Daniel J. Levitin
(September 6, Penguin Group Dutton)
How can we deal with digital overload, determine the better quality information, and become more effective critical thinkers and decision-makers? The Dean of Social Sciences at the Minerva Schools at KGI, and best-selling author of The Organized Mind and This is Your Brain on Music, offers a practical guide to better managing today’s constant flow of data and to improving critical thinking.
(December 6, W.W. Norton)
The best-selling author of Liar’s Poker, Moneyball, and Flash Boys returns with an account of the extraordinary friendship and collaboration of Israeli psychologists Daniel Kahneman and Amos Tversky. Their Nobel Prize-winning work, summarized in Thinking Fast and Slow, studied our assumptions and intuition, the decision-making process, and judgments and uncertainty, and ultimately produced a new theory of mind.
(December 16, The MIT Press)
The originator of the MIT Innovation Teams Program has created a thoughtful, lively, and immediately usable kit for innovating. Like Osterwalder and Pigneur’s Business Model Generation, the thoroughly illustrated volume is a practical handbook that guides readers to taking ideas from hunch to learning to experimentation to presentation.
Guia Beatrice Pirotti and Markus Venzin
(November 30, Cambridge University Press)
Based in multi-year research conducted across industries, two strategy professors from Bocconi University develop a measure for organizational resilience, identify resilience drivers, and demonstrate how firms can appropriate value from high resilience levels. Their insights should benefit leaders in building and sustaining more robust business models better able to survive and thrive amidst continuing challenges, shocks and crises.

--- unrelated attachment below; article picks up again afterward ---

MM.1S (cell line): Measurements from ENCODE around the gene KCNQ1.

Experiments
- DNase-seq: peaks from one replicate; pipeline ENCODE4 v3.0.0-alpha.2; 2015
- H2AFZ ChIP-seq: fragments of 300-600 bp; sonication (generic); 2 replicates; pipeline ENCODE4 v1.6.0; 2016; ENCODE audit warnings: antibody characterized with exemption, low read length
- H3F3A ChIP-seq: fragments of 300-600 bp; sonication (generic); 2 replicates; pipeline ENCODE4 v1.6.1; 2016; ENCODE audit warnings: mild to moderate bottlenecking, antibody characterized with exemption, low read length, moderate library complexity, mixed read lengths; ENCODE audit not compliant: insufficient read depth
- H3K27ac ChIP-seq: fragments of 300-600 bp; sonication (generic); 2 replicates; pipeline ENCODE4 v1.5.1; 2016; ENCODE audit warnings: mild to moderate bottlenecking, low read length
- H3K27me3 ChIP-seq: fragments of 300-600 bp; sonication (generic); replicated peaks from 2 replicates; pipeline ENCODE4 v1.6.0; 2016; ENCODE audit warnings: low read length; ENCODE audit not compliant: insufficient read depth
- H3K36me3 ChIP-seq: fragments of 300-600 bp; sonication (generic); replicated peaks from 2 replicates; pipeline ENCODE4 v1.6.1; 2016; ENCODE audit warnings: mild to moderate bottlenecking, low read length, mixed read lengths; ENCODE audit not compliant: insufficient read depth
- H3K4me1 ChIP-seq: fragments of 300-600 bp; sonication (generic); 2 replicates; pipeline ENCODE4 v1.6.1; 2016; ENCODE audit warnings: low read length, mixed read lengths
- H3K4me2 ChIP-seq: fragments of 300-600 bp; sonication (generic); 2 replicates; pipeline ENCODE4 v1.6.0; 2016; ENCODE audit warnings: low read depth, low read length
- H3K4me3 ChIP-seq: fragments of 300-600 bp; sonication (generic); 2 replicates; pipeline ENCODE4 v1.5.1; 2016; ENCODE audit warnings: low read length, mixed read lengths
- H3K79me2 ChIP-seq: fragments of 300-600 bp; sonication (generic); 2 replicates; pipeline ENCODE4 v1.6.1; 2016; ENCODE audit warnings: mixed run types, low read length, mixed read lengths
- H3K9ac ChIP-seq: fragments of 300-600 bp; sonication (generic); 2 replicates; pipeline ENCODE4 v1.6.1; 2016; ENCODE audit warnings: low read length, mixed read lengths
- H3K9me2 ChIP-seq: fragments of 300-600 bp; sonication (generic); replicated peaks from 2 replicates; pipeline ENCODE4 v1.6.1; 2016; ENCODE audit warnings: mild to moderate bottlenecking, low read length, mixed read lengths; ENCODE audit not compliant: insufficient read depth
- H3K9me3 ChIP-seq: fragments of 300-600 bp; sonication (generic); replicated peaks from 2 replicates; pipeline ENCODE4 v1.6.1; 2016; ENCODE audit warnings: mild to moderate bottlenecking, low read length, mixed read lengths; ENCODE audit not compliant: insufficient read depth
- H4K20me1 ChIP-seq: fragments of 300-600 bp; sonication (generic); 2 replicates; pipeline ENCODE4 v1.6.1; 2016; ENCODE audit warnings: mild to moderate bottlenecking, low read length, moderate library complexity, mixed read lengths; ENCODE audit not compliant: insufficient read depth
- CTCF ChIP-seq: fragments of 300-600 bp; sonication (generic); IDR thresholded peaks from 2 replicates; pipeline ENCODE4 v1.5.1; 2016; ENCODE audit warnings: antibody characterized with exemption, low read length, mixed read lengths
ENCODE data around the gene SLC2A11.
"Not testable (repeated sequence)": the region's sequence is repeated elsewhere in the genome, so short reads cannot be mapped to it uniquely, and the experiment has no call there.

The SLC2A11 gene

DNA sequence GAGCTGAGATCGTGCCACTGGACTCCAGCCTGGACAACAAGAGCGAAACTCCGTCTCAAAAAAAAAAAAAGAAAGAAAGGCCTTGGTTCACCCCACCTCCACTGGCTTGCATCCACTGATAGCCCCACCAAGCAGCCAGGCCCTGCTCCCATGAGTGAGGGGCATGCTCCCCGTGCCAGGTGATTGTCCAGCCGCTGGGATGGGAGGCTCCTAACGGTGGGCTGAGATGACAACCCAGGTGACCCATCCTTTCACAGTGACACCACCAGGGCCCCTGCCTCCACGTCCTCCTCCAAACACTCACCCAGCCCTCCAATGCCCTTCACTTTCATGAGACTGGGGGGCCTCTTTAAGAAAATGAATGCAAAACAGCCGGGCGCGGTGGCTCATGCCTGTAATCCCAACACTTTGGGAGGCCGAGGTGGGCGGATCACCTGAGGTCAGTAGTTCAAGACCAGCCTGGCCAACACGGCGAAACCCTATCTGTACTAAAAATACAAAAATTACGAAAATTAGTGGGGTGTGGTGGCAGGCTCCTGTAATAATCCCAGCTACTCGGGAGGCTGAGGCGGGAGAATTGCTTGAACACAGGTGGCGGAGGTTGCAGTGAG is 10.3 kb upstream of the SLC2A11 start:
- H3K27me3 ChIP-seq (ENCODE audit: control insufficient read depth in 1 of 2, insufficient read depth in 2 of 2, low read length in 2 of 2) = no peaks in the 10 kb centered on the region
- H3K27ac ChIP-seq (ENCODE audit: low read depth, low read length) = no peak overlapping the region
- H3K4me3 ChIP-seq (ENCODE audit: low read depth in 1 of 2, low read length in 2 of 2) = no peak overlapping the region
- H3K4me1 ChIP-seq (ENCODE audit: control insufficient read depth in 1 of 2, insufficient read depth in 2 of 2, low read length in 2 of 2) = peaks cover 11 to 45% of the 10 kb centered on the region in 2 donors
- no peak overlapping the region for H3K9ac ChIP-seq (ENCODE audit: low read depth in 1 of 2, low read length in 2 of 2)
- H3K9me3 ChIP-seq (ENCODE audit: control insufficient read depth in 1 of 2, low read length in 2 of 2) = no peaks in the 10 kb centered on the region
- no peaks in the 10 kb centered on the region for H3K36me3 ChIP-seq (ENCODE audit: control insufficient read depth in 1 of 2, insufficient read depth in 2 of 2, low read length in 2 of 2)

(November 15, Scribner)
The award-winning author of Unspeak, Trigger Happy, and Who Touched Base In My Thought Shower?, and The Guardian columnist, has penned a lively book on the evolution of ideas that reaches across examples from art and philosophy to science and business. Both historical and forward-looking, his central argument is that new ideas emerge from revisiting and remixing overlooked, incomplete and misunderstood ideas of the past.
(September 20, Portfolio)
While priority in creativity today is often given to tech entrepreneurs and disruptors in Silicon Valley and worldwide, the Editor of Fast Company and author of Practically Radical focuses here on the innovation and re-invention taking place elsewhere. Using examples of both start-ups and established firms, from Lincoln Electric and USAA to the WD-40 company, Taylor builds a valuable framework for anyone aiming to do the extraordinary.
Patrick Van Der Pijl, Justin Lokitz, Lisa Kay Solomon
(September 19, Wiley)
The producer of Osterwalder and Pigneur’s Business Model Generation, a business model consultant, and an innovation strategist have stitched together ‘a complete design journey’ for those wanting to build, launch and scale a business. Filled with real-world case studies, the lavishly illustrated handbook works systematically through the essential skills and challenges of storytelling, presentation, business modeling, innovation, and questioning.
Marcus Wagner, Jaume Valls-Pasola, Thierry Burger-Helmchen, eds
(December 14, Routledge)
Business faculty from the Universities of Augsburg, Barcelona and Strasbourg have gathered important scholarship on the global management of creativity and related innovation processes. In particular, the cross-disciplinary collection documents the shift from optimizing production, commercialisation activities and efficiencies to the rise of a more agile, flexible and idea-driven creative economy.